A Fusion of Decorative Mending Styles

One of my favourite pairs of jeans I've had for 14 or 15 years. When they first started to develop holes in the knees, you can bet I was going to look at repairing them before that hole turned into a split which ran all the way across the front panel, as they do if you continue to wear them without repairing. I didn't want to just sew an unappealing patch there, so I decided to try and design something that would tie in with the patterns and embroidery which already existed on the back and around the pockets.

The original patterning

I decided to cut the patches into a pattern similar to the shape in the middle of the back waistband, with a little creative license in order to get a bit more width. I had some cheap, foam children's sandals at the time which were falling apart sooner than I'd have liked, so I tried to salvage what I could from them and the unpicked thread was what I used to attach one of the patches, the pinkish edged one. I don't recall what I dug out for the other one.

I forgot to take a photo before my recent mending, but they were originally just plain patches.

I got a couple more years of wear out of them before they started to thin and threaten holes around the edges of these patches. Holes also developed at the top of the thighs.


They were put aside for scrap until recently, when I decided it was worth trying further repair. I was hoping for a quick fix by expanding via embroidery around the current patches to match the original embroidery on the back pockets and using this to attach reinforcing patching from the back. I then added some more shaped patches over the holes developing at the thighs.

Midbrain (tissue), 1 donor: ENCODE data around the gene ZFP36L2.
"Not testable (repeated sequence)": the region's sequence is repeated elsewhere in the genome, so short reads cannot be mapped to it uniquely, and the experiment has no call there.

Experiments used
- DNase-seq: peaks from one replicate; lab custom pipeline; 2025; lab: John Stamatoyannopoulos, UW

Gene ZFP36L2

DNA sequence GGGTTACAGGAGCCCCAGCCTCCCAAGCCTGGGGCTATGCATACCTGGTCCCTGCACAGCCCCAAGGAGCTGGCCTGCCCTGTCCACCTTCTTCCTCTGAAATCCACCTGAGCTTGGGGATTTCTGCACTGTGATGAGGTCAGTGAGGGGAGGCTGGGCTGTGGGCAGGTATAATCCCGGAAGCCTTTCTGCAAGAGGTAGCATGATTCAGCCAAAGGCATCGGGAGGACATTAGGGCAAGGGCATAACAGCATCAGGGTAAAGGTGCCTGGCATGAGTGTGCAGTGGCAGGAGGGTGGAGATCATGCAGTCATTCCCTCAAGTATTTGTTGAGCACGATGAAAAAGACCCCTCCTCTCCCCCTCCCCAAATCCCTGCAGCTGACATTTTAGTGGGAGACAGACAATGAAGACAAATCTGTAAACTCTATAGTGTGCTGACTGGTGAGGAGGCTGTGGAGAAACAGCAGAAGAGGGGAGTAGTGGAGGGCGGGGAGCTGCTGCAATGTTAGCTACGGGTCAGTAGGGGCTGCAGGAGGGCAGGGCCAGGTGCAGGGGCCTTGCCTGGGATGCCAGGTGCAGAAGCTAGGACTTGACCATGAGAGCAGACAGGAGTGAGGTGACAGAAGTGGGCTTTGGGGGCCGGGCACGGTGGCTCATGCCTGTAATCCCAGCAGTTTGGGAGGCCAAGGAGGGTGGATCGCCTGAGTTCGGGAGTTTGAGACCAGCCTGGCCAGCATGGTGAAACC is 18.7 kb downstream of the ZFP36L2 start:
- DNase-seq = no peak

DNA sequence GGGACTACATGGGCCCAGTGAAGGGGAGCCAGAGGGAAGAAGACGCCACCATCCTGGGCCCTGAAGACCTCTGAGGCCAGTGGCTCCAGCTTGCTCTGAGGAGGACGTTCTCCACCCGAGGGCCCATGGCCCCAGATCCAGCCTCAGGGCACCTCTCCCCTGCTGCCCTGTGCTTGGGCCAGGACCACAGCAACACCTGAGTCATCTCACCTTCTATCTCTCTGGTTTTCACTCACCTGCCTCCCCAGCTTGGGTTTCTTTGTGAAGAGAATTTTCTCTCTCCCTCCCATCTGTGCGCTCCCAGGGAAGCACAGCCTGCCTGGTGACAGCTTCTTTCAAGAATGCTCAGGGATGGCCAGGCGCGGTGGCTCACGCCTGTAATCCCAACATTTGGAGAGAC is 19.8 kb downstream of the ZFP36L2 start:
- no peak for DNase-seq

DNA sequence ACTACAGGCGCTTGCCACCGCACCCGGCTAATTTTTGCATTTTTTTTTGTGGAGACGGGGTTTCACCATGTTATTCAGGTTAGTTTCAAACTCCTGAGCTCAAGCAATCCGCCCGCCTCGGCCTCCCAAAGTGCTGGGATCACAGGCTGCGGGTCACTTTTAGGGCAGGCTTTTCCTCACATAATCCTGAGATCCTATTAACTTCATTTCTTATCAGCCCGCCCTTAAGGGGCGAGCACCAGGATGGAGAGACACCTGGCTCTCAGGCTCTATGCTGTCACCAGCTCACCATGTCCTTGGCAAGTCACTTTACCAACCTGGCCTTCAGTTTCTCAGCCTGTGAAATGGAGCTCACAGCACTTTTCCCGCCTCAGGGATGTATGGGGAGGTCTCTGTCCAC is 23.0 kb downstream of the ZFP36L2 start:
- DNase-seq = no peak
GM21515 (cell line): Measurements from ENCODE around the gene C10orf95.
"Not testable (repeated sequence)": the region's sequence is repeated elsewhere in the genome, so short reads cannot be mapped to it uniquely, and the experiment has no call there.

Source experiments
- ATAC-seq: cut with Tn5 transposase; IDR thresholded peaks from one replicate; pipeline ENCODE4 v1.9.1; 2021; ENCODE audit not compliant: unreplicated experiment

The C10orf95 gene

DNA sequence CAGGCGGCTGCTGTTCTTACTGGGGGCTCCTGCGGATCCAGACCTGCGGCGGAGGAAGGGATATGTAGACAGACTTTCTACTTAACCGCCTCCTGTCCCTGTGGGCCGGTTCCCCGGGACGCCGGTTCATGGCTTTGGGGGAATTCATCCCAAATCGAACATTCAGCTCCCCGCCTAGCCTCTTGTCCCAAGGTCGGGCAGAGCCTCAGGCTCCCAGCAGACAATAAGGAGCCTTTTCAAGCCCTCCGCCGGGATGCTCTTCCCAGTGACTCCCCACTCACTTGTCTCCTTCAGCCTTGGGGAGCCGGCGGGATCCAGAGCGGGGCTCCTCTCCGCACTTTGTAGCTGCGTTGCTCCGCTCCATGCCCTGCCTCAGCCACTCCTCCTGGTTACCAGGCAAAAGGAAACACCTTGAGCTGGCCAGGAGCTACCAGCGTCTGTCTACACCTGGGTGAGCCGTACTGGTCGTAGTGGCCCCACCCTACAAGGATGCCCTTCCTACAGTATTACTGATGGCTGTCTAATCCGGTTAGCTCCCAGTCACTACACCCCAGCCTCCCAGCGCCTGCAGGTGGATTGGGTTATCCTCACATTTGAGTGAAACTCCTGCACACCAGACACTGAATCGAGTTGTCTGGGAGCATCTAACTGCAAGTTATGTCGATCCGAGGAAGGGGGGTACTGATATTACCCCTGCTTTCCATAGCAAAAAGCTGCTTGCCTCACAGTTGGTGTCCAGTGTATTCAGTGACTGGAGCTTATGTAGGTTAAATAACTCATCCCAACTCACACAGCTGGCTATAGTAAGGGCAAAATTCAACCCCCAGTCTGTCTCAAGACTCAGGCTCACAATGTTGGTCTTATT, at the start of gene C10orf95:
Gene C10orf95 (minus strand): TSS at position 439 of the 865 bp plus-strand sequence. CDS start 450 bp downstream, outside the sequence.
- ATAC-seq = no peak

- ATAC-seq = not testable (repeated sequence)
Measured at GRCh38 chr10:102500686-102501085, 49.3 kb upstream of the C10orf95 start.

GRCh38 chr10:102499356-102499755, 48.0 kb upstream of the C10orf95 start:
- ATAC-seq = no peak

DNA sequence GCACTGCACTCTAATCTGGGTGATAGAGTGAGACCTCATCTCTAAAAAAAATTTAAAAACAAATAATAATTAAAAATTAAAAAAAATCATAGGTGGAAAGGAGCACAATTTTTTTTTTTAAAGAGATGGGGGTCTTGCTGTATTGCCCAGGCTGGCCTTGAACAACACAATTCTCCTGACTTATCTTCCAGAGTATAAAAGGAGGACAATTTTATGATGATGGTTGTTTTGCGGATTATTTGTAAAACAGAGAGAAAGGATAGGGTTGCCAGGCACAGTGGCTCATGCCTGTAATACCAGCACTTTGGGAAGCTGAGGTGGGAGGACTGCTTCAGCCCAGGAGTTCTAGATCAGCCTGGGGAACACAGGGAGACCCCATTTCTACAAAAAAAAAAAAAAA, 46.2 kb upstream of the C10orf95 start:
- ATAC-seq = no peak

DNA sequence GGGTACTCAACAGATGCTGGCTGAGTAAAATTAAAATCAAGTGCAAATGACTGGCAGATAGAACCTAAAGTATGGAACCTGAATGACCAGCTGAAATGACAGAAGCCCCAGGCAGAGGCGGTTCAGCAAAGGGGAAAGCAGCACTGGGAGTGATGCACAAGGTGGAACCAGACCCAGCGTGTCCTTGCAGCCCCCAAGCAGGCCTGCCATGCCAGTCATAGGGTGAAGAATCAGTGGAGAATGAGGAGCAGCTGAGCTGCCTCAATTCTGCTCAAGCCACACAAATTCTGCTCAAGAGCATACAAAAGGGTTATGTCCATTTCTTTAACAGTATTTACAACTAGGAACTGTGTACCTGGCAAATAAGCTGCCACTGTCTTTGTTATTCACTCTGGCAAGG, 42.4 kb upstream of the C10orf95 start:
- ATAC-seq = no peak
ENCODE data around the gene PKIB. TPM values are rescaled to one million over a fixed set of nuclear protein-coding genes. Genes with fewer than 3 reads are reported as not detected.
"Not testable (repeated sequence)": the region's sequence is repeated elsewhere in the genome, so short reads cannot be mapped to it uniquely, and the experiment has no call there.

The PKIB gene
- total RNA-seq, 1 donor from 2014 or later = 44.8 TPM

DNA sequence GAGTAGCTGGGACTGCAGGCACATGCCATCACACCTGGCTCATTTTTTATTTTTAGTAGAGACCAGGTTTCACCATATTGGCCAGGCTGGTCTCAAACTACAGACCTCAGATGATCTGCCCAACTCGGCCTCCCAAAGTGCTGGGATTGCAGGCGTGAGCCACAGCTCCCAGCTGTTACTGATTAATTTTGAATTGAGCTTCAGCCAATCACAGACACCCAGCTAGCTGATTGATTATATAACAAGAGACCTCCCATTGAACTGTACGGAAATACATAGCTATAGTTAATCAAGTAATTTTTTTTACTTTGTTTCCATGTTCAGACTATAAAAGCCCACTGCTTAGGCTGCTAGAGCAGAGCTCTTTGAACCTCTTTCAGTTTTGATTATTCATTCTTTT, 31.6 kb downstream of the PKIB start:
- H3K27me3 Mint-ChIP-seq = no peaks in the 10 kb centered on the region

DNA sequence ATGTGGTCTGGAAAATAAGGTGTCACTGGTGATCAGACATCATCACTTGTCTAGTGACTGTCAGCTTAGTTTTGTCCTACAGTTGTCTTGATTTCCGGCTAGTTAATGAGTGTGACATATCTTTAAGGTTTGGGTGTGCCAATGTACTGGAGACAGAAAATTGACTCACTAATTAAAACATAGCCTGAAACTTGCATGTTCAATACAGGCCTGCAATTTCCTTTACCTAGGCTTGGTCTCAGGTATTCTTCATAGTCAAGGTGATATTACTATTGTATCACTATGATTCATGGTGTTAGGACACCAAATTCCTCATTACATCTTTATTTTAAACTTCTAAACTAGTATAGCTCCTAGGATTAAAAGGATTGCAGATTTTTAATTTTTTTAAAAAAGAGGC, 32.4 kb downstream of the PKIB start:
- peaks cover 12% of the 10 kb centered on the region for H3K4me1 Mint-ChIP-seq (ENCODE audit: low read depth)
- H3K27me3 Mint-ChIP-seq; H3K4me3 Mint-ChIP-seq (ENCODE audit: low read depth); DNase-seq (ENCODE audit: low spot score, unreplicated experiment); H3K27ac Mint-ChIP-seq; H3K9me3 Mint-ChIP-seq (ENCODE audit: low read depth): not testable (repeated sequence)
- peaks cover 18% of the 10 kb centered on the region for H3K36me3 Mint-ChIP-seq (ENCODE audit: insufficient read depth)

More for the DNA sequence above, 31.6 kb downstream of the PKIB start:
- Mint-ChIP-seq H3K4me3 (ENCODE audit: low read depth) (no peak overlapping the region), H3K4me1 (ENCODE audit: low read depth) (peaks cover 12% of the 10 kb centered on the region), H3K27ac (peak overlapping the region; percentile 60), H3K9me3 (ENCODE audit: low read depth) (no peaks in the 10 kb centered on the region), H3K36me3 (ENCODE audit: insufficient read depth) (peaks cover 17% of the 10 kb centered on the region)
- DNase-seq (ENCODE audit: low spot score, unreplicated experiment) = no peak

These patches were taken from the bottom hem of some old jeans. I like to try and utilise as much of the old fabric as possible and I thought the worn fold line make an interesting feature.

Unfortunately, the jeans were reaching that stage of wearing where they were starting to give in multiple places, so I only wore them a few more times before they were in need of further repair. By this point it was going to start looking messy if I carried on trying to patch and embroider in the way I had been doing up until now. I realised that the sashiko mending style was really the only way to continue and keep it from looking like I was walking around in a patchwork quilt (not really my style).

I wanted a pattern to cover a large area quickly and look like it was in the background of the work already done. I searched for leaf patterns and came across some swirls which looked a little like wind patterns. It was easy enough to improvise a bit and tailor to suit, plus I could draw the pattern freehand as I went. I decided on white embroidery, so it wouldn't take over and would support rather than clash with the current work. I also had plenty of it in the form the threads used for sealing chicken feed bags, in addition to a huge spool of embroidery thread that had been given away in the local Buy Nothing Group.


I had some large patches of denim from some jeans where the zipper had broken and were a little on the small side anyway. Okay, I admit it, I put on weight and bust the zip trying to squeeze into them. This was easier in one way to work with than multiple smaller patches, but I had to be extra careful to pin it in place well before hand, or it would move while I was sewing and get scrunched up and denim ridges aren't comfortable to wear. On the plus side, I didn't have to worry too much about having enough stitching close together to keep all the edges in place, like I would have if using multiple smaller patches. So I could cover a large area faster.


It was so much quicker that I forgot to taste more progress shots.

As always, I used a biro for marking out the pattern. It usually washes out after a couple of washes, although it's still looking fairly strong after the first one, this time. I wanted to add a bit more of the yellow and red flowers and leaves, but I ran out of yellow. Something to add at a later point, maybe, if I come into possession of any more.